There’s no shortage of fanfare that bestows Seattle; the most current, Forbes naming it 2015’s top city for Most Jobs. There are also accolades for Fastest Growing City and America’s Coolest City which has led to a dramatic, record-breaking rise in the city’s population. As the city grows to new heights, its immigrant and minority population is skyrocketing at record pace. As the new waves of immigrants comingle with the existing minority communities, there are ripples of discord, leading to a tsunami of problem areas too often covered-up by their culture’s stigma of shame and patriarchal regime. Those suffering, primarily women, are often left silent until outreach efforts provide information and safe havens.
A Seattle-based nonprofit organization that works with and advocates for minorities finds a way to reach those that need help. API Chaya formed in 2011 when the South Asian social services center, Chaya, merged with the Asian Pacific Islander Women and Family Safety Center. It provides direct services to Asian, Pacific Islander and South Asian survivors of domestic violence, human trafficking and sexual violence by educating and empowering survivors to take action and bring change. Earlier this year, it hosted a community forum on the powerful documentary INDIA’S DAUGHTER, following the candlelight vigil and dialogues the organization hosted in 2013 after the crime.
Many of its clients find API Chaya through word-of-mouth,
confidential hotline, referrals from law enforcement/agencies but often, API
Chaya will make its way to its clients by visiting temples and mosques to help
those shrouded in silence and shame. “The highest number of clients we see are
from the South Asian community,” says Didi Manhas Saluja, board president for
API Chaya. Didi and I met last month in
a Seattle Green Lake neighborhood coffee shop and she gave good insight on the people
API Chaya helps. “Some of the women we help are affluent and professional while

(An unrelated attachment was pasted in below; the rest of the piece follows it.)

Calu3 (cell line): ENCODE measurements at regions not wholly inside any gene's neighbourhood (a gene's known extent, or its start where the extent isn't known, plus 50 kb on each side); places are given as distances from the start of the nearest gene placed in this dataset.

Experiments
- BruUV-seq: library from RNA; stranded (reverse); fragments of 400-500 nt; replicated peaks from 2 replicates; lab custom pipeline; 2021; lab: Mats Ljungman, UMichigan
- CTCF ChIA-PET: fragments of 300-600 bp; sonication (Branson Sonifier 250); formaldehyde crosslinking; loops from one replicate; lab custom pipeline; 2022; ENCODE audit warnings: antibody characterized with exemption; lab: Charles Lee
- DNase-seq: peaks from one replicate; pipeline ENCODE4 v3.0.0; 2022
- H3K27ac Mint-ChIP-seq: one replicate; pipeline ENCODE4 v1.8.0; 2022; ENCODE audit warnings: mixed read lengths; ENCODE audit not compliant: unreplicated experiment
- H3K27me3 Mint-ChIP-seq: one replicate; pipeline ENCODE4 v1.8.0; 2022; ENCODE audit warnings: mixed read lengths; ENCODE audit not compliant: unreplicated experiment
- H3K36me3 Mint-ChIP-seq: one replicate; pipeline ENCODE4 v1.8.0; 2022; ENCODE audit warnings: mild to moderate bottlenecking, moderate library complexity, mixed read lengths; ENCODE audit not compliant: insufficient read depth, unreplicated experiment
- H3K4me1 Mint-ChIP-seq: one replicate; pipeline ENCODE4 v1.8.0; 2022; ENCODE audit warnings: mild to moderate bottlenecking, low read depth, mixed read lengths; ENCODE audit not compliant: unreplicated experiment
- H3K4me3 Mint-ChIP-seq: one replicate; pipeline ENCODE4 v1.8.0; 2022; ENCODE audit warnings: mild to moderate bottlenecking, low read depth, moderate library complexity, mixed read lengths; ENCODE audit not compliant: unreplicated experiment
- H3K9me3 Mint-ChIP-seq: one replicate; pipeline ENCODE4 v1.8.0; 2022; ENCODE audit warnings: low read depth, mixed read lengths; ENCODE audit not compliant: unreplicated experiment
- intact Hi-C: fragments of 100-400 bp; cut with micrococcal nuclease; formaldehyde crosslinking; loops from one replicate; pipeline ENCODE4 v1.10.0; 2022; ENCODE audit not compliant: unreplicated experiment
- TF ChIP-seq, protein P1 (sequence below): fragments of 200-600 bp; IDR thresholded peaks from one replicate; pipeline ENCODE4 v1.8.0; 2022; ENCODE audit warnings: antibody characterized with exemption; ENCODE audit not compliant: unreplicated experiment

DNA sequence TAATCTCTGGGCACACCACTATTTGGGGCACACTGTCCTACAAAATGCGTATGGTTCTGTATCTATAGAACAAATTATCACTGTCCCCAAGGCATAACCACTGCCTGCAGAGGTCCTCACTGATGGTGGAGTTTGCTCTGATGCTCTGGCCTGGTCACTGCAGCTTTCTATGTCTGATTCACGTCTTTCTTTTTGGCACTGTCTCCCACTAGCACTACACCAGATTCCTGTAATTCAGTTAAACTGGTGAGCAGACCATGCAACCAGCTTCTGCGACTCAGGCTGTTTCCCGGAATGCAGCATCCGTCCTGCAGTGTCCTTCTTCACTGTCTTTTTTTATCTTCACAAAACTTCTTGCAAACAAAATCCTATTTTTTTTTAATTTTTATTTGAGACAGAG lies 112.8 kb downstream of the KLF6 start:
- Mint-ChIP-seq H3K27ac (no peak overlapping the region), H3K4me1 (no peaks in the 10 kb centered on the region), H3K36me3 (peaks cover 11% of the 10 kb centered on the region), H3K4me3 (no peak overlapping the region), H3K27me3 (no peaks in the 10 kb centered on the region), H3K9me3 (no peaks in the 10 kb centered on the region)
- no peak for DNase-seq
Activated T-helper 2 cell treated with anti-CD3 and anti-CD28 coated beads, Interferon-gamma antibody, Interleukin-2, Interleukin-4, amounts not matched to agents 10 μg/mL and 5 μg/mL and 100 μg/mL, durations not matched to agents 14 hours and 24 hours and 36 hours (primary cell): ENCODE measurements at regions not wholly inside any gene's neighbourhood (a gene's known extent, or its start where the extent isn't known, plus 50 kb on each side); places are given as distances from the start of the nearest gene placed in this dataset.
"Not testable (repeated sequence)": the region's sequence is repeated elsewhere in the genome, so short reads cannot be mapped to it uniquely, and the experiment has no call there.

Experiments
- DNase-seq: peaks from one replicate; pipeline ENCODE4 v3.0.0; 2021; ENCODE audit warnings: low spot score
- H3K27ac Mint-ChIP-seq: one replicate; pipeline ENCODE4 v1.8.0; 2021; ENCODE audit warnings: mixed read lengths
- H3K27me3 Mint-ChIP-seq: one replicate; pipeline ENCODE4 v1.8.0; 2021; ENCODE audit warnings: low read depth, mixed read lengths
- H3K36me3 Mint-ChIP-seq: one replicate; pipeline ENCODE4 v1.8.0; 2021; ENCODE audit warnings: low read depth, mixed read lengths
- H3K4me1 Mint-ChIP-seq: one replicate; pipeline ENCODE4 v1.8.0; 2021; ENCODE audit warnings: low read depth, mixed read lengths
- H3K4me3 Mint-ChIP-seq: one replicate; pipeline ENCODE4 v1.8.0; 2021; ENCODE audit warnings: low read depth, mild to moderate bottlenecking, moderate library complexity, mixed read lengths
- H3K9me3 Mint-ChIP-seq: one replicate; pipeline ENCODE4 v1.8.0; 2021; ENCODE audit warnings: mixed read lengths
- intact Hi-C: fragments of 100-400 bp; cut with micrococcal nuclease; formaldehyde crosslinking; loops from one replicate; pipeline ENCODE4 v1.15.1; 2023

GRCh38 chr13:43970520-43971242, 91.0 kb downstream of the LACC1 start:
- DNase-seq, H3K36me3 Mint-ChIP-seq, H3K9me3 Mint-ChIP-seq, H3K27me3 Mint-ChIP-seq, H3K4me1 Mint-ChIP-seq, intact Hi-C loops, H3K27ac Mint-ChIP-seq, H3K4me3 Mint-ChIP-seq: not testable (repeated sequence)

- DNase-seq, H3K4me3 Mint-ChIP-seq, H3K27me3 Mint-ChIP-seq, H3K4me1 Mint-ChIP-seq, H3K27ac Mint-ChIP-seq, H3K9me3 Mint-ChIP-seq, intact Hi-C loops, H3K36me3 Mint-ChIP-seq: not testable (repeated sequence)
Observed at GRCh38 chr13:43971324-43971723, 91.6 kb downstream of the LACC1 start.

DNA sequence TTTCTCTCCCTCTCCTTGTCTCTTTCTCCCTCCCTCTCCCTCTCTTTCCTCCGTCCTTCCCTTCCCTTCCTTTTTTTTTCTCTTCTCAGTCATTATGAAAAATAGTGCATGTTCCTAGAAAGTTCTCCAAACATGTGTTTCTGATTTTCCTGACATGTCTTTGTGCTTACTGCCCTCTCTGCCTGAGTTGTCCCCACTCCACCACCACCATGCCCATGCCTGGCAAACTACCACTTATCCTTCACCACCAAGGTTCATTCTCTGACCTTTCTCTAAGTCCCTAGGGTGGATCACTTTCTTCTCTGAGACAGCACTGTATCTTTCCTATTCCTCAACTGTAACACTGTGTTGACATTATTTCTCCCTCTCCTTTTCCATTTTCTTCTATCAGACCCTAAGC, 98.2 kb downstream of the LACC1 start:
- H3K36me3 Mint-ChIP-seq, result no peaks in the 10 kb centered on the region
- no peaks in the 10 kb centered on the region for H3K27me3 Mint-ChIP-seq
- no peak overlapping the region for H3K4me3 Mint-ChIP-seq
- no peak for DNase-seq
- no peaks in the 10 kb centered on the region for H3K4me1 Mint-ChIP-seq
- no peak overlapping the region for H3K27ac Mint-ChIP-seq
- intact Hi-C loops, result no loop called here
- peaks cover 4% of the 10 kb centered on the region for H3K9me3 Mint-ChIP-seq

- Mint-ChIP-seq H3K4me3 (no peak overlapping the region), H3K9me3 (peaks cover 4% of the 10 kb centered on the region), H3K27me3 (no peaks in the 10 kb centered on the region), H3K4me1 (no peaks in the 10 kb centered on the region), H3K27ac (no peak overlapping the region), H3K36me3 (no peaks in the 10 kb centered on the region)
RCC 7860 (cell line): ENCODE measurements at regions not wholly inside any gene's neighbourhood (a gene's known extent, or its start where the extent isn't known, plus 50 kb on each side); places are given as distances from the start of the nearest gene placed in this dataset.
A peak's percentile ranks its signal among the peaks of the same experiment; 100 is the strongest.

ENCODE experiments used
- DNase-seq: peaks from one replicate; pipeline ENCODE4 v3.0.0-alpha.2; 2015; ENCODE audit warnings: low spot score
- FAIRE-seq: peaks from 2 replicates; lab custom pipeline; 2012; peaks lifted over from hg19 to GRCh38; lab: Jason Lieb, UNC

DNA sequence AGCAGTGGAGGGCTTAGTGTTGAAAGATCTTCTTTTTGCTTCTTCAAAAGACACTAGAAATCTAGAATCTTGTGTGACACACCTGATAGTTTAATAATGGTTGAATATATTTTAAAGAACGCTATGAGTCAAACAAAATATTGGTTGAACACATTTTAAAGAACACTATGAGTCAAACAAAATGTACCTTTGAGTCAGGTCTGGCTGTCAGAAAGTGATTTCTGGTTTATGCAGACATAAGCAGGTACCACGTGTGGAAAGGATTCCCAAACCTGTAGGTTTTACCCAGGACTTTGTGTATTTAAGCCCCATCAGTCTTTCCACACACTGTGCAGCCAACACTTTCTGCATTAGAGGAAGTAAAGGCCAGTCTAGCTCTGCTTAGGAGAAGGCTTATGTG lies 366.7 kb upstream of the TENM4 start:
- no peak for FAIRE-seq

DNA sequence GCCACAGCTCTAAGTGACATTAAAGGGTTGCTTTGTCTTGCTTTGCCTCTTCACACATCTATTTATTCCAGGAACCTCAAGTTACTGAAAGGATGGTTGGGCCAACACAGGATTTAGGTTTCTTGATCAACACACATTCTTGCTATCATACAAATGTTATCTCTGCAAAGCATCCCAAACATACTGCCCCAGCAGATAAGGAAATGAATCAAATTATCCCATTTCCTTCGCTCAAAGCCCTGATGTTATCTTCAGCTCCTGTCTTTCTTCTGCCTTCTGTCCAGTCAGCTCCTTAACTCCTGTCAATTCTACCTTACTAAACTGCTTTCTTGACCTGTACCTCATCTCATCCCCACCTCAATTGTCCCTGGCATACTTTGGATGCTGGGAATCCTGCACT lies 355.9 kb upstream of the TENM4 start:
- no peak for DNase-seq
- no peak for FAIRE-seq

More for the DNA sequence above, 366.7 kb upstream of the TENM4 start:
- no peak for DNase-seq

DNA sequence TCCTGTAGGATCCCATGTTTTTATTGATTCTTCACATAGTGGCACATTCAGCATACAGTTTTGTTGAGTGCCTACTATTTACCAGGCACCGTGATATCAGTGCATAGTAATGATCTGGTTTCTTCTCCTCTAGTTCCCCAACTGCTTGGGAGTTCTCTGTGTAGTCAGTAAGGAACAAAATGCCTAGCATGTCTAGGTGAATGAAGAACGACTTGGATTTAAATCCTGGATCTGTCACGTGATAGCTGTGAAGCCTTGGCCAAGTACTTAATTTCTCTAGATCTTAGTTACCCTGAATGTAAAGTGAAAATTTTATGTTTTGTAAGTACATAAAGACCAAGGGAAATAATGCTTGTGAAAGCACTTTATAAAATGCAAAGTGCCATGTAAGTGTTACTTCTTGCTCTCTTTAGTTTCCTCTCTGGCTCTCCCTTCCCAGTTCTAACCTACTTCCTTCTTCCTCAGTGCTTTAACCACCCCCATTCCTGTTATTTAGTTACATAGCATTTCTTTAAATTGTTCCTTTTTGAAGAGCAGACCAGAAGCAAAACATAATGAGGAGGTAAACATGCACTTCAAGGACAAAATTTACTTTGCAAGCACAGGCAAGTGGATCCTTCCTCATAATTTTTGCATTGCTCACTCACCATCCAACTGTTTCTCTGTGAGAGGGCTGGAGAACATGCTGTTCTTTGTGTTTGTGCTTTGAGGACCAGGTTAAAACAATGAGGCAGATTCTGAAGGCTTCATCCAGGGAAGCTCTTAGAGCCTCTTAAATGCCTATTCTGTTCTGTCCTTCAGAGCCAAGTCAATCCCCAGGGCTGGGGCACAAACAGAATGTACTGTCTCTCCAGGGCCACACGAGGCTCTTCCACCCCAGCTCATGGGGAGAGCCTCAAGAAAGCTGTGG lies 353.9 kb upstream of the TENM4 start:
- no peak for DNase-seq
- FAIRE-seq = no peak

others are bound to their husband’s Visa immigration status but unable to
legally work themselves,” Saluja continued. Second most served client group is
the Filipino community and though the rate of violence doesn’t differ much across
communities, the same value of not marrying an individual but rather the entire
village is constant across its clients. When marriage is perceived as a village
then the shame when things go wrong is not just felt by the women but also her
relatives, family and overarching community.
|API Chaya volunteers at a candlelight vigil|
|Volunteers hold support signs|
|API Chaya 2015 Annual Auction|
API Chaya is led by a nine-person all volunteer board, 18 paid positions and the tireless effort of volunteers. They participate and offer events in almost all aspects of Seattle minority communities. From movie screenings, to panels on human trafficking, to candlelight vigils, to campaigning for equal rights, API Chaya is there to support and empower the community. But like most nonprofits, Saluja is quick to point out that API Chaya plans to remain a viable community organization by building their financial sustainability. They rely on private donations and government grants to help Seattle’s burgeoning minority community. If you can help, please donate here.